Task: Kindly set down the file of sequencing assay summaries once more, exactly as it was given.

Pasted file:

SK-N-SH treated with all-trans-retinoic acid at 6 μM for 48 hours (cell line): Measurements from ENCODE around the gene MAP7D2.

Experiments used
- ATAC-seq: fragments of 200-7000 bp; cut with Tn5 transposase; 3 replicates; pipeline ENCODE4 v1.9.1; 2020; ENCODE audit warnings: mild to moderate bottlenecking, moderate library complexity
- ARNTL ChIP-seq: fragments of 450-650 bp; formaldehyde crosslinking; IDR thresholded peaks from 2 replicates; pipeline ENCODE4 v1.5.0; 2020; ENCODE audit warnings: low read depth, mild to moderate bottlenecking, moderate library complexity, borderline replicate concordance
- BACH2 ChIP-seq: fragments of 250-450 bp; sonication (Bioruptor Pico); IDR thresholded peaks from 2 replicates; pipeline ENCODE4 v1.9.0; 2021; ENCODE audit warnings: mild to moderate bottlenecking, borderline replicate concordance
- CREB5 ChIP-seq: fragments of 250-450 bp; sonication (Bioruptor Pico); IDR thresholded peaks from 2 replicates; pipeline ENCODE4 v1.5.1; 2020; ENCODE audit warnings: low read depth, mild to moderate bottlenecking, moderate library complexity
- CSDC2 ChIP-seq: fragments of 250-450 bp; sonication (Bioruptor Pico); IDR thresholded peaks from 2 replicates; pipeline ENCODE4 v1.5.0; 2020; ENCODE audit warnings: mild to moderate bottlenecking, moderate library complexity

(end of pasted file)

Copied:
SK-N-SH treated with all-trans-retinoic acid at 6 μM for 48 hours (cell line): Measurements from ENCODE around the gene MAP7D2.

Experiments used
- ATAC-seq: fragments of 200-7000 bp; cut with Tn5 transposase; 3 replicates; pipeline ENCODE4 v1.9.1; 2020; ENCODE audit warnings: mild to moderate bottlenecking, moderate library complexity
- ARNTL ChIP-seq: fragments of 450-650 bp; formaldehyde crosslinking; IDR thresholded peaks from 2 replicates; pipeline ENCODE4 v1.5.0; 2020; ENCODE audit warnings: low read depth, mild to moderate bottlenecking, moderate library complexity, borderline replicate concordance
- BACH2 ChIP-seq: fragments of 250-450 bp; sonication (Bioruptor Pico); IDR thresholded peaks from 2 replicates; pipeline ENCODE4 v1.9.0; 2021; ENCODE audit warnings: mild to moderate bottlenecking, borderline replicate concordance
- CREB5 ChIP-seq: fragments of 250-450 bp; sonication (Bioruptor Pico); IDR thresholded peaks from 2 replicates; pipeline ENCODE4 v1.5.1; 2020; ENCODE audit warnings: low read depth, mild to moderate bottlenecking, moderate library complexity
- CSDC2 ChIP-seq: fragments of 250-450 bp; sonication (Bioruptor Pico); IDR thresholded peaks from 2 replicates; pipeline ENCODE4 v1.5.0; 2020; ENCODE audit warnings: mild to moderate bottlenecking, moderate library complexity